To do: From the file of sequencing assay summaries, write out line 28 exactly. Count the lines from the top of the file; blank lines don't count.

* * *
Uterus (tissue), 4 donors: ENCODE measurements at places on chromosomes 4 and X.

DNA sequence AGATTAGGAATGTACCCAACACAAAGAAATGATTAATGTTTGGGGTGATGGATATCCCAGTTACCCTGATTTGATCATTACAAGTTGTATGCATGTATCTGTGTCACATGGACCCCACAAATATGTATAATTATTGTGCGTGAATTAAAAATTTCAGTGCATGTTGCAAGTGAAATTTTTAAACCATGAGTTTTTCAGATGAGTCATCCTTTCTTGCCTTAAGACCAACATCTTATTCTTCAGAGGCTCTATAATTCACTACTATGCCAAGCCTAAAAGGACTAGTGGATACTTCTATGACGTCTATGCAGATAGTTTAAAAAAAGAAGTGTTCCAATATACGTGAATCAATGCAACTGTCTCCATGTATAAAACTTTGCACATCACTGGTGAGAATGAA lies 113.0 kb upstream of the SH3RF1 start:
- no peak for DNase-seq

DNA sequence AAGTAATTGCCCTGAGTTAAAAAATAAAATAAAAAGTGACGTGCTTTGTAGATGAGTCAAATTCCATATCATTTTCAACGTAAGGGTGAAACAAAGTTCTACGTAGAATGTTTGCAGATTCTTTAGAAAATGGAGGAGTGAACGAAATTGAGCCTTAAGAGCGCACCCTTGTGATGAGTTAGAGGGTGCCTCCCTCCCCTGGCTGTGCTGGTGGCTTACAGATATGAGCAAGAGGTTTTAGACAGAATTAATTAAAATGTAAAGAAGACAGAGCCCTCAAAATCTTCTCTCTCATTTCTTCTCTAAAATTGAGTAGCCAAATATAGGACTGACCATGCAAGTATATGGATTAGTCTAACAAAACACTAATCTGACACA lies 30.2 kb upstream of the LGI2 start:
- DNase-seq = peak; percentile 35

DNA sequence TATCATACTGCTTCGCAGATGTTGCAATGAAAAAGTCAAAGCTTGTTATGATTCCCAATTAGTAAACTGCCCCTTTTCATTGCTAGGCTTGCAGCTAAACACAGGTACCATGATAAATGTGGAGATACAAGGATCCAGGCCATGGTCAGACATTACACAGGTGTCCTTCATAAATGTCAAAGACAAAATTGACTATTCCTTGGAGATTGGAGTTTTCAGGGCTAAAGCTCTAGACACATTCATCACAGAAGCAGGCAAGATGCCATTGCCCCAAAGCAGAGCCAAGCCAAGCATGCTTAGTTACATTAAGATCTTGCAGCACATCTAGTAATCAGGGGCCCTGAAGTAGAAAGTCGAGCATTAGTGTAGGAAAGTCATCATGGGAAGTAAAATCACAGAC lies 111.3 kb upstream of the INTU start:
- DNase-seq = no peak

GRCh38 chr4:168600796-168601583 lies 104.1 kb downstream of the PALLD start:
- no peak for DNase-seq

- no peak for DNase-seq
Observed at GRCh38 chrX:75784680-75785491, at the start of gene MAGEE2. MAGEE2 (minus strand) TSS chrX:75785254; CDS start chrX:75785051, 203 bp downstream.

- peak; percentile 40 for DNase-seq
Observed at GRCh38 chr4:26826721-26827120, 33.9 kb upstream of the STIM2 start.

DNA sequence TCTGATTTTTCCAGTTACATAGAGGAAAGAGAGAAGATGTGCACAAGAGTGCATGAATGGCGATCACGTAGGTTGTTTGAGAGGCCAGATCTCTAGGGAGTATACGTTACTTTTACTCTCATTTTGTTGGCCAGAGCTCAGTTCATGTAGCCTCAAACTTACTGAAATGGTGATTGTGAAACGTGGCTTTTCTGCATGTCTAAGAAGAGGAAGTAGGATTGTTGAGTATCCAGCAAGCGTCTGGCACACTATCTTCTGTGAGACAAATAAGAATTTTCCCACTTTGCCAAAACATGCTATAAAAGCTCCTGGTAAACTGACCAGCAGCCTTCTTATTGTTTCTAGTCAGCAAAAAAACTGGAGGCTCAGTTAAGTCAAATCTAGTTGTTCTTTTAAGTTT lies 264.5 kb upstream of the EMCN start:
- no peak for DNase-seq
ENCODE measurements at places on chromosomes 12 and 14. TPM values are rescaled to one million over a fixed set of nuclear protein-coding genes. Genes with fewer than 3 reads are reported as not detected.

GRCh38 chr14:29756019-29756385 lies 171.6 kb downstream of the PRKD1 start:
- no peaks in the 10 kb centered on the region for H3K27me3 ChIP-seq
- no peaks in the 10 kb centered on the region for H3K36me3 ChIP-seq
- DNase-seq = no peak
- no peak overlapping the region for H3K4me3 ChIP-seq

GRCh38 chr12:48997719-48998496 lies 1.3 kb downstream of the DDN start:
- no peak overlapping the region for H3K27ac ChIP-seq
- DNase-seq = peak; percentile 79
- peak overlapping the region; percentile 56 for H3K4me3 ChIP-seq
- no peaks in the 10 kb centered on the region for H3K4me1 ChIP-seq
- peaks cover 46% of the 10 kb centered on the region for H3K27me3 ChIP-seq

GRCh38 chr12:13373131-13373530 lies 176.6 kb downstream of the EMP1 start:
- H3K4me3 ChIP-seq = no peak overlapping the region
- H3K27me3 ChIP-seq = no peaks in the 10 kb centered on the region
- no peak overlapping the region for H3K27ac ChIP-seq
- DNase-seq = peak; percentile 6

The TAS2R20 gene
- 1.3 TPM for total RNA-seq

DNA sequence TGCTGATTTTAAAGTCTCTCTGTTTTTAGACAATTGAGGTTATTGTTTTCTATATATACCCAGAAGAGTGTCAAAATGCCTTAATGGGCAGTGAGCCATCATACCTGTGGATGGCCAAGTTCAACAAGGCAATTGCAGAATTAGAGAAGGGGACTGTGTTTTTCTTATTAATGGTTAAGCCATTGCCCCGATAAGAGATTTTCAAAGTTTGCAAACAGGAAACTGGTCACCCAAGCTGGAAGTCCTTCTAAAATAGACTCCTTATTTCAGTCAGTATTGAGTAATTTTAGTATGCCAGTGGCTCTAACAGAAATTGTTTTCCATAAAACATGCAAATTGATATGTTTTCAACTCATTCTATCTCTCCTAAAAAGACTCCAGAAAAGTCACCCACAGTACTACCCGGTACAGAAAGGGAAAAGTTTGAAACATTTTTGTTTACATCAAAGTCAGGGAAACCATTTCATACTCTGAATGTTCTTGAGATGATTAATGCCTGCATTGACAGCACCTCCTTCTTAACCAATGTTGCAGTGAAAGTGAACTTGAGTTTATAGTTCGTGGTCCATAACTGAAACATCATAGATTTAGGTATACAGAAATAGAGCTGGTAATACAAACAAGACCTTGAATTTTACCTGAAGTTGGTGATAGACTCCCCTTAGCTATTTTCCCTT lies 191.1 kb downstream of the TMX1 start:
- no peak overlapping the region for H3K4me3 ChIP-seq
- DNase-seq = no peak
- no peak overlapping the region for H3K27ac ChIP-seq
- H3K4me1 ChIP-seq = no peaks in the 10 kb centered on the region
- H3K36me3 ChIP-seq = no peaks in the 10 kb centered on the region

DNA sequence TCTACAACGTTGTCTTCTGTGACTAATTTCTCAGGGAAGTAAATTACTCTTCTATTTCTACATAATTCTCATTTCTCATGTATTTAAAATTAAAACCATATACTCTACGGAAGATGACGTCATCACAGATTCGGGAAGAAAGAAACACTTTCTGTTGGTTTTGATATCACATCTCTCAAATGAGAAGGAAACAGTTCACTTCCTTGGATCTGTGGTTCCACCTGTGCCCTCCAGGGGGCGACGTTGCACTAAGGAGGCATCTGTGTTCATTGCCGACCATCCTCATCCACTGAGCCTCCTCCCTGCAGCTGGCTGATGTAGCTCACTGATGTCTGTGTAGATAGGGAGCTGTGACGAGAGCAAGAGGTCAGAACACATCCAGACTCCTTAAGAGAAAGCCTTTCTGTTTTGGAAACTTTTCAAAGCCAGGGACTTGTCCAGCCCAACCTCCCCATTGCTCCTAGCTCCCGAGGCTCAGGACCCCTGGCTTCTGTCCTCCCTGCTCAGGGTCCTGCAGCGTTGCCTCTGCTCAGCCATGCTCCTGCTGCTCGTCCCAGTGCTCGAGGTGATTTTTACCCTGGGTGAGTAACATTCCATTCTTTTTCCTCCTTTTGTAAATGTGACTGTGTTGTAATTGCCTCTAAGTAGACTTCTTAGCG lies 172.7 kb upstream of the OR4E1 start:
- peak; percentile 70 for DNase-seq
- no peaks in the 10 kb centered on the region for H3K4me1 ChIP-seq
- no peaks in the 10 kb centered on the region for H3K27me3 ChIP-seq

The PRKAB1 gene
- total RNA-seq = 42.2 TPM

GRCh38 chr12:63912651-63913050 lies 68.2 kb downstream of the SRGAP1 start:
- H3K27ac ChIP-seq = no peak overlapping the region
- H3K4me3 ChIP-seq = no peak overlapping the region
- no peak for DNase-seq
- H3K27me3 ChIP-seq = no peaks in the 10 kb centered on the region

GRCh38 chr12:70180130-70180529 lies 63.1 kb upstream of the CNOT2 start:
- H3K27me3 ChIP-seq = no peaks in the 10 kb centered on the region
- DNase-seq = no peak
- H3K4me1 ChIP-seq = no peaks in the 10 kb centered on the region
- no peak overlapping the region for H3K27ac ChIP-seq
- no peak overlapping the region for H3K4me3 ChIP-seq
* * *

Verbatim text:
GRCh38 chr12:13373131-13373530 lies 176.6 kb downstream of the EMP1 start: